With the exception of Tux, the Linux penguin, Linux fans have a reputation as a rather dour, serious lot. Now, the Linux Foundation, the non-profit organization dedicated to growing Linux, has launched a new Linux merchandise store featuring a line of exclusive and original T-shirts, hats, mugs and other items that reflect "geek culture."
Of course, there's been geek culture t-shirts and such for sale before. ThinkGeek has long been a favorite of mine for buying presents for friends who enjoy t-shirts with Wi-Fi detectors on them and the like. But the Linux Foundation store, rather than just trying to copycat ThinkGeek's lines or just offer generic corporate "logo T's," is trying their own take on geek pride clothes and gear.
Some of them, like the Fresh Kernel and There's No \"i\" in Linux (parse it out) t-shirts, are amusing but are clearly for hardcore Linux fans who get the in-jokes. That works for me. After all, one of my favorite geek t-shirts was one for Unix unification that read "All for one and one for all" — with 'one' and 'for' in binary.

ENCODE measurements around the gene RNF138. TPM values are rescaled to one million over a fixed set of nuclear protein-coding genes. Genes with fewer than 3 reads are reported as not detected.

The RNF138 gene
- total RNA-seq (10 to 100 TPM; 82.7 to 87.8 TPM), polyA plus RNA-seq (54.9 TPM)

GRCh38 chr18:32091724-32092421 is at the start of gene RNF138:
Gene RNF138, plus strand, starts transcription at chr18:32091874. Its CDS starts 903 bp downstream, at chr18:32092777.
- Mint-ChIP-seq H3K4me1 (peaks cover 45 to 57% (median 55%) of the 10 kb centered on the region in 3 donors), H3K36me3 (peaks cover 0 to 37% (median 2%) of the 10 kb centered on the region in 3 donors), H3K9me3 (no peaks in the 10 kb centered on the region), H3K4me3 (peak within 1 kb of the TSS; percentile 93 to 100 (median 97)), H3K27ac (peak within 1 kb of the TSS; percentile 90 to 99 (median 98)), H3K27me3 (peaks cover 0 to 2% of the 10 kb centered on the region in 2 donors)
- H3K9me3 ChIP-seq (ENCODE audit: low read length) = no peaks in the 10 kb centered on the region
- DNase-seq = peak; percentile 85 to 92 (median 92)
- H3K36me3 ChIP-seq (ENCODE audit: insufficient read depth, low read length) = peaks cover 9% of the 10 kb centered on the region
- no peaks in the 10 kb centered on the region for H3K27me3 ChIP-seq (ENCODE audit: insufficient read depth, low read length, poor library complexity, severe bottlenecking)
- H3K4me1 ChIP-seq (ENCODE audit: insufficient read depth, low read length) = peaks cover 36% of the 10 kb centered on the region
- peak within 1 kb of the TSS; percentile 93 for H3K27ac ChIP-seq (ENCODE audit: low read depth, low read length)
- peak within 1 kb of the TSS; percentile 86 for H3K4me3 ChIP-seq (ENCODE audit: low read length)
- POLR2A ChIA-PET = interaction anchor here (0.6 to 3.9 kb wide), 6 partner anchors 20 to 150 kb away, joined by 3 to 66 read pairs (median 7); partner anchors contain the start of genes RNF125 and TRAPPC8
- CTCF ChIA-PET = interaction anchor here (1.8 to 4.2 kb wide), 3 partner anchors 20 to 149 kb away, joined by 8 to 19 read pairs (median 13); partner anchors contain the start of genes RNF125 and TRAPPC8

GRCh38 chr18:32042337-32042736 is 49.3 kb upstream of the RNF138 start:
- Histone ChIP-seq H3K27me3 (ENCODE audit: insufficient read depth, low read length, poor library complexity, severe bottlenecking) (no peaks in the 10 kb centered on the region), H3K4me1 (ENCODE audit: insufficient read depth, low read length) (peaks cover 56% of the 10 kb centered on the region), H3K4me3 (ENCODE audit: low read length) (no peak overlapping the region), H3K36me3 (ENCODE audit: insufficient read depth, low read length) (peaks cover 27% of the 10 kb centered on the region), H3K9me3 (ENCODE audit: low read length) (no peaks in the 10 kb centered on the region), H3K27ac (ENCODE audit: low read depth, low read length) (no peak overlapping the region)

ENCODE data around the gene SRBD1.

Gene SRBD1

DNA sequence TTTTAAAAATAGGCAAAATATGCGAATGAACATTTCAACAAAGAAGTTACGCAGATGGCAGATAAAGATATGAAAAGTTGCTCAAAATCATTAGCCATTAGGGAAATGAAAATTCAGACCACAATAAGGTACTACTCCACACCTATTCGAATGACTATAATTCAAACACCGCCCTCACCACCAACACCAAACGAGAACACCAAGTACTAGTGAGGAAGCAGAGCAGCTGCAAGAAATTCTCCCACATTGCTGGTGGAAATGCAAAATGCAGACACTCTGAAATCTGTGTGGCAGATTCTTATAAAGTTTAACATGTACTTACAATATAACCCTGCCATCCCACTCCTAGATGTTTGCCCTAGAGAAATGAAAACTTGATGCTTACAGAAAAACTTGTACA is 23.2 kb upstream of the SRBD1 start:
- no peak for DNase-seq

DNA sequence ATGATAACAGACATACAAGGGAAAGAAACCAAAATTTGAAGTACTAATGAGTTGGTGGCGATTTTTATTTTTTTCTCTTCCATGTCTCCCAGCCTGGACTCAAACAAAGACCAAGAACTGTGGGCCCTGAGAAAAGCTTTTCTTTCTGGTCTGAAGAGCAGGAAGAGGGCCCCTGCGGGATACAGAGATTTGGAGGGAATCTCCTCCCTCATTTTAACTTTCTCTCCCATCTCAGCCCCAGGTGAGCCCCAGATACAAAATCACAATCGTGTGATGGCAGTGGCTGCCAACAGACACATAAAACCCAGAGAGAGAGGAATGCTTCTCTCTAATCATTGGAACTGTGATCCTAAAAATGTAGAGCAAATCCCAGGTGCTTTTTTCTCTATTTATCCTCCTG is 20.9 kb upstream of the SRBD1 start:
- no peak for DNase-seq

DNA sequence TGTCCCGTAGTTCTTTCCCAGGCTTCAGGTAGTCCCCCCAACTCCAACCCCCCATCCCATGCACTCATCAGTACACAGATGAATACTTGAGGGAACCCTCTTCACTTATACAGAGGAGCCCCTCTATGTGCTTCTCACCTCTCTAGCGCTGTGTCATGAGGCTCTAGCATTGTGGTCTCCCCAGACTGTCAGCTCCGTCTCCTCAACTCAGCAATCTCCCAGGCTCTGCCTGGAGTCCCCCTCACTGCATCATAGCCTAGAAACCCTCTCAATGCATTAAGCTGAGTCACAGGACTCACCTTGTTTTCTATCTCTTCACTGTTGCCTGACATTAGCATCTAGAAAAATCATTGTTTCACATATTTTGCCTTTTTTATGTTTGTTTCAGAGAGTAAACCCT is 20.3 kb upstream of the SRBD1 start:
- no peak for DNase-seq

A few of the t-shirts are really rather racy. For example, I'm not sure I'd wear the "Fork You" or "Let's Have Code Sex" t-shirts. There's also more mundane t-shirts and the like with slogans such as "Life, Linux and the Pursuit of Happiness."
The Linux Foundation is also looking for a few more good slogans with its Linux.com T-shirt Design Contest. You have until April 11, 2010, to get your designs in. The top five designs will be voted on by the Linux community through June 6, 2010, and the winning design will be produced and put on sale. The designer will win travel to Boston, Mass., to attend LinuxCon in August.
The point of all this is, according to a statement by Jim Zemlin, the Linux Foundation's executive director, is to support the Linux community and development. "All revenue generated from the Linux.com Store will go directly towards Linux Foundation activities, events and strategic initiatives. The Linux Foundation uses funds from a variety of revenue streams to support the work of Linux creator Linus Torvalds and to sustain important services such as technical events; [provide] travel grants for open-source community members; [provide] a vendor-neutral forum for projects such as MeeGo; and [make] free training resources direct from the kernel community available [to developers]."
What I like most about this new store is that it's just fun, silly stuff. I'm as guilty as anyone of taking Linux sternly and seriously. This new store reminds me that Linux can be entertaining, too. And this is a Good Thing.